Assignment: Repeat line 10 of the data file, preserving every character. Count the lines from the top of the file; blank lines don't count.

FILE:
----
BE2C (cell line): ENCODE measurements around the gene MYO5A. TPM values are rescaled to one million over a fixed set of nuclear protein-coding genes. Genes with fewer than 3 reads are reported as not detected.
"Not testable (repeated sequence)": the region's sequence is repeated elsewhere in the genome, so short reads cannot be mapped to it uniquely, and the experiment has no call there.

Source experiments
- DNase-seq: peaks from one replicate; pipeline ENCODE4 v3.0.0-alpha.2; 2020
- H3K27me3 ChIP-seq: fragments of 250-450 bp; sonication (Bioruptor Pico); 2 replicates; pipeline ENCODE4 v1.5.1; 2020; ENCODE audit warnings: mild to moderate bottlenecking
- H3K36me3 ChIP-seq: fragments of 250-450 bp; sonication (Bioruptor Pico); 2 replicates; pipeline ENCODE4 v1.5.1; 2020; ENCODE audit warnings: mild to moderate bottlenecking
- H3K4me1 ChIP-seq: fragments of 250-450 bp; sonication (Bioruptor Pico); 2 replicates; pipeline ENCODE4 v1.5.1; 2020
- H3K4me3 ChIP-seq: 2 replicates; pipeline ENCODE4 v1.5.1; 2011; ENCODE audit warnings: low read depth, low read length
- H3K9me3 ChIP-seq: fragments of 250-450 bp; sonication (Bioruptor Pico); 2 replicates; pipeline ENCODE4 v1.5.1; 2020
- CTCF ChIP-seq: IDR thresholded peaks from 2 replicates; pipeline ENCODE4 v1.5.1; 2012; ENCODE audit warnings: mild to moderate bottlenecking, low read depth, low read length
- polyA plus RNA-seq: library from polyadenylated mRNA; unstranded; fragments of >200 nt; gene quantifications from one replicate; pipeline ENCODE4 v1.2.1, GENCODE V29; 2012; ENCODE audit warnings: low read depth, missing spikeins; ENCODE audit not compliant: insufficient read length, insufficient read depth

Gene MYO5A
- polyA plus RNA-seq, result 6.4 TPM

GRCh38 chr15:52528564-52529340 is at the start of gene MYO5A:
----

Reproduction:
- CTCF ChIP-seq: IDR thresholded peaks from 2 replicates; pipeline ENCODE4 v1.5.1; 2012; ENCODE audit warnings: mild to moderate bottlenecking, low read depth, low read length